BufferedImage class 202 is used to manipulate the pixels in an image within a color system. An instance of BufferedImage class 202 is created for an image. A BufferedImage instance is comprised of a ColorModel instance and a Tile instance. In so doing, the image data associated with an instance of BufferedImage 202 can be accessed as raw data via an instance of Tile 204 or color data via an instance of ColorModel 206. This provides more flexibility in the data layout and in the color systems that can be associated with the image.

BufferedImage class 202 includes instance variables that identify the width and height of the image and an image type. The image type can be used in an embodiment of the invention as a shortcut such as when a BufferedImage class instance is constructed. The Tile, Channel and ColorModel object classes contain the information associated with the data layout and specifics regarding the color system. Table 1 illustrates examples of image types that are used in embodiments of the invention.

TABLE 1
Image Type Examples
Type Description
TYPE_3BYTE_BGR Image with 8-bit RGB color
components with the colors Blue,
Green, and Red stored in 3 bytes.
TYPE_4BYTE_ABGR Image with 8-bit RGBA color
components with the colors Blue,
Green, and Red stored in 3 bytes and
1 byte of alpha not factored into the
image data.
TYPE_4BYTE_ABGR_PRE Image with 8-bit RGBA color
components with the colors Blue,
Green, and Red stored in 3 bytes and
1 byte of alpha that has been factored
into the image data.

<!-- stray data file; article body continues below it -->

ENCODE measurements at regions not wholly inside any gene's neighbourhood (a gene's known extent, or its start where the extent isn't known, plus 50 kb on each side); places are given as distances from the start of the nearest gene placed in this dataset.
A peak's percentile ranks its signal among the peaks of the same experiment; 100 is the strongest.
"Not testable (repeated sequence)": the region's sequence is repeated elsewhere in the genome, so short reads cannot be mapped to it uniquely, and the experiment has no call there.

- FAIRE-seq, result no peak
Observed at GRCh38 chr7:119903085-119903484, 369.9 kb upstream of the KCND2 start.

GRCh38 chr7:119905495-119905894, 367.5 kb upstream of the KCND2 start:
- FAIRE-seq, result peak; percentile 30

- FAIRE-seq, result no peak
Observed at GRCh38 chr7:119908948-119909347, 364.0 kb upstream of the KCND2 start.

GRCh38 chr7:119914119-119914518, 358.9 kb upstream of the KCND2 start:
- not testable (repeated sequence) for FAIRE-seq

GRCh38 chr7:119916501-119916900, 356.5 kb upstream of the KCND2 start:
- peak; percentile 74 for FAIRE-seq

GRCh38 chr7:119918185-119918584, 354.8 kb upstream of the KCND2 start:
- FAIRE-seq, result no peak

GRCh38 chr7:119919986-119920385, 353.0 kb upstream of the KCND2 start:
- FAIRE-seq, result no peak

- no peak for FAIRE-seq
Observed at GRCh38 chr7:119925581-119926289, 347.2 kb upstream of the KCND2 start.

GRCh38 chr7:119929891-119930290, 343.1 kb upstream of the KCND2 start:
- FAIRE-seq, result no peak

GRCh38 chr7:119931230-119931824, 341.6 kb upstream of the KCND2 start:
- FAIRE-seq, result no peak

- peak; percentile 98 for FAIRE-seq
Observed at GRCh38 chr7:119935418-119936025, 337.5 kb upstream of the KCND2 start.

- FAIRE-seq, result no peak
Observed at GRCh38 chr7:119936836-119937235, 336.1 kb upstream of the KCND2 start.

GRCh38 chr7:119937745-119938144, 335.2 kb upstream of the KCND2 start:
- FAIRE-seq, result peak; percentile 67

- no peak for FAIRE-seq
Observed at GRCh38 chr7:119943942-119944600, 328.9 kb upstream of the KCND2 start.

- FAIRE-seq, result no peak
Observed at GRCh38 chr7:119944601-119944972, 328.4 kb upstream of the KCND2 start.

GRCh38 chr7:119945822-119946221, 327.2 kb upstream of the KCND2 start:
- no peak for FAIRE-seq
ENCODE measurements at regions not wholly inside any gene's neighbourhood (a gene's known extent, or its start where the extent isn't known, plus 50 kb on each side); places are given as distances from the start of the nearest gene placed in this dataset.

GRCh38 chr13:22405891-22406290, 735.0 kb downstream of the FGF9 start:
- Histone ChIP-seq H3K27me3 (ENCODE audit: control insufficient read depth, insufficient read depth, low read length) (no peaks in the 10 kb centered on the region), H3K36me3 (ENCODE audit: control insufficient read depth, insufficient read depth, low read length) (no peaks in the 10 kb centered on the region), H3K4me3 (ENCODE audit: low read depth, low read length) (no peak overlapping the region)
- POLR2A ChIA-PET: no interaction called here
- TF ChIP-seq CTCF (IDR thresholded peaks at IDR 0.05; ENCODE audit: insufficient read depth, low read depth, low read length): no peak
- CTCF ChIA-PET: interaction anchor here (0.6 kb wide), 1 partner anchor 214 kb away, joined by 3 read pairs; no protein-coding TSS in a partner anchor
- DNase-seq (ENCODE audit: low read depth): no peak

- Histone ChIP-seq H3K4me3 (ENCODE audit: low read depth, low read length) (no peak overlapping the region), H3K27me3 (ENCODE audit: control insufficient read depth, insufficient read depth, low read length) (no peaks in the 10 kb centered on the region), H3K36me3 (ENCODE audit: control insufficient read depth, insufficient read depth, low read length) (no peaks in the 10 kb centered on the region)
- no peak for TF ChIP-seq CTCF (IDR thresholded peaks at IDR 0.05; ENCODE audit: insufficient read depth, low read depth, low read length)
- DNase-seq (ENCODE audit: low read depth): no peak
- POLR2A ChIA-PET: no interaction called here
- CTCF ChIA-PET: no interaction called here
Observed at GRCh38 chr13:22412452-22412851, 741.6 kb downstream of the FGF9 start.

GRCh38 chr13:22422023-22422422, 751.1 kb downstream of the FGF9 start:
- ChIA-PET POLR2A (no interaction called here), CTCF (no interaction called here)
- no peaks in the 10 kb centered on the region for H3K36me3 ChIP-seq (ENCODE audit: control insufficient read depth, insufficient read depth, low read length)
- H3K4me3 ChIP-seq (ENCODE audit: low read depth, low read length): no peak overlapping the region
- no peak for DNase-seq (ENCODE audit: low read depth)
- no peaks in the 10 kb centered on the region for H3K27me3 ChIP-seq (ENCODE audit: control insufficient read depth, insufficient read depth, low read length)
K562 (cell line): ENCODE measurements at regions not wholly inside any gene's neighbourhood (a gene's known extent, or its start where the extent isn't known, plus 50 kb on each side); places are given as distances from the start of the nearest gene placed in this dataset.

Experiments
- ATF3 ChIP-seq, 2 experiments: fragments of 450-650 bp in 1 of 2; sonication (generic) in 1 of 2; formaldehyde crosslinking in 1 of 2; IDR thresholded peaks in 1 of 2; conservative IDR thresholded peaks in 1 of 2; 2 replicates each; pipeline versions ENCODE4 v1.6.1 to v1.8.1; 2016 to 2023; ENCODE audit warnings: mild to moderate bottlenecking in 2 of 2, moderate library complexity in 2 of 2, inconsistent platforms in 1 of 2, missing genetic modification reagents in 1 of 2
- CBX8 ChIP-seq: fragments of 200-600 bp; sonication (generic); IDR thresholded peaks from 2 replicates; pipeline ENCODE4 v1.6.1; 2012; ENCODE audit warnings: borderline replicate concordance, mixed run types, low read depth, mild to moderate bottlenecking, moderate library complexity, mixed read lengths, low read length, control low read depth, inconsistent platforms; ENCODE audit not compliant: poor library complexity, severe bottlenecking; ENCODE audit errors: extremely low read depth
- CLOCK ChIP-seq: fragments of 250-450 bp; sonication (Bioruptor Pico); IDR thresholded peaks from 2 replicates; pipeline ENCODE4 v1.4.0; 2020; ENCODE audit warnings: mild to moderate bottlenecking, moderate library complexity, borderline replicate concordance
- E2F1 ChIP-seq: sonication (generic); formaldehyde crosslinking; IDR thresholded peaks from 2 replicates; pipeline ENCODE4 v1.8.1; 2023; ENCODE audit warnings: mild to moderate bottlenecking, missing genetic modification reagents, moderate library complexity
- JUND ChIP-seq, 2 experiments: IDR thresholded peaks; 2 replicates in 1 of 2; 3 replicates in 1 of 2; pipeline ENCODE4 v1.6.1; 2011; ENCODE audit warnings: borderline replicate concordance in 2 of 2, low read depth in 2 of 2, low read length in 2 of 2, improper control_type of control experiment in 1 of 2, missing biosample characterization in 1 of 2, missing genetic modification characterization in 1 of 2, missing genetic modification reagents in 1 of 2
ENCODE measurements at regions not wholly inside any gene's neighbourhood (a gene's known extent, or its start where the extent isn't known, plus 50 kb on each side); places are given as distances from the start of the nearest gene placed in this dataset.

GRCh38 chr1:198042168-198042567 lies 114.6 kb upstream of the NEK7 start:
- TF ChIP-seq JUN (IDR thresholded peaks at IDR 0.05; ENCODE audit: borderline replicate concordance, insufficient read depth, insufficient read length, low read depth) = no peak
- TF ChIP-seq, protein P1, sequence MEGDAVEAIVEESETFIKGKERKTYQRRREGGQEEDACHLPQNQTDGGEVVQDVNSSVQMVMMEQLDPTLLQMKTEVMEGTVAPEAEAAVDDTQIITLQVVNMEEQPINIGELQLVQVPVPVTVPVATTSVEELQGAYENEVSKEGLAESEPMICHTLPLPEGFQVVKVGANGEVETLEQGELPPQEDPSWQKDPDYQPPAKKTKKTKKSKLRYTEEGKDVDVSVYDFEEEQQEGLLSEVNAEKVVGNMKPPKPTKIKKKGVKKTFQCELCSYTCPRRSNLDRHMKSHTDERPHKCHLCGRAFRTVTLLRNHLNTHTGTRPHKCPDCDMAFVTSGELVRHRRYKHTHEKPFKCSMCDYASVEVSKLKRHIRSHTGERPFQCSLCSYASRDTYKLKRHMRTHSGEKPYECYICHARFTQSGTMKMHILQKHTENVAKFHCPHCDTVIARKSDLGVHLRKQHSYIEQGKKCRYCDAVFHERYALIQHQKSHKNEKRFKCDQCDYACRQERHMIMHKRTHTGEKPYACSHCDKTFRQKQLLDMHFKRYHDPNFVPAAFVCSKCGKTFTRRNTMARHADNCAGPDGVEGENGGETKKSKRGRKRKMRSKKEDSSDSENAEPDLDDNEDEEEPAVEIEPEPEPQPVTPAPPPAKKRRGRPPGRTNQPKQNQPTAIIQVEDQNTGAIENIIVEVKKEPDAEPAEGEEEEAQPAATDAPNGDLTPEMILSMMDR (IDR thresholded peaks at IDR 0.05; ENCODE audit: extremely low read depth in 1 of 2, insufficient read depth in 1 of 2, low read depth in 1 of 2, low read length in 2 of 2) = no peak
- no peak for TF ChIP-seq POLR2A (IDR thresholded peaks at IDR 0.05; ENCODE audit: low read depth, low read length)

TYPE_BINARY Opaque binary image with default
black and white colors.
TYPE_BYTE_INDEXED Opaque byte image with default 8-bit
grayscale ramp.
TYPE_CUSTOM A customized image other than the
default image types.
TYPE_INT_ARGB Image with 8-bit RGBA color
components packed in an integer.
The alpha component is not factored
into the image data.
TYPE_INT_ARGB_PRE Image with 8-bit RGBA color
components packed in an integer.
The alpha component is factored
into the image data.
TYPE_INT_RGB Image with 8-bit RGB color
components packed in an integer.
TYPE_SHORT_INDEXED Opaque short image with default
16-bit grayscale ramp.

Table 1 contains examples of image types that can be used with embodiments of the invention. It should be apparent that other image types can be used including, but not limited to, image types that identify other color systems (such as YCC) and pixel depths. The example image types identify a color system (e.g., RGB) and specify the bit precision of the data. In addition, the example image types identify whether an alpha component is used and whether the alpha value is factored into the color components (i.e., pre-multiplied alpha).

For example, an image type of TYPE_INT_ARGB_PRE designates that an image uses the RGB color system and is defined using one channel of data. Each channel element contains the data for four components (i.e., red, green, blue and alpha) of a pixel. Further, the TYPE_INT_ARGB_PRE indicates that the alpha component is factored into the color components.

The image type can specify the bit precision of the data and whether or not the data is packed data. In an embodiment of the invention, the image data is stored as a data array. In the Java language, the data array is a collection of Java primitive types (e.g., byte, short, and int). A data array element is one primitive type datum from the data array for a channel. If the data is packed, there may be multiple channel elements stored in one data array element. In the case of the TYPE_INT_ARGB_PRE image type, there is one channel, each channel element is 32-bits, and a collection of four color components for a given x,y location (i.e., a pixel) is packed into an integer (e.g., a 32-bit “int” Java primitive type).

BufferedImage class 202 includes methods for retrieving information stored in the object. Table 2 provides examples of methods of BufferedImage class 202.

TABLE 2
Methods of BufferedImage
Method Name Modifier Description
getType public Returns the image type. If it is not
one of the known types,
TYPE_CUSTOM is returned
getColorModel public Returns the ColorModel object
associated with the BufferedImage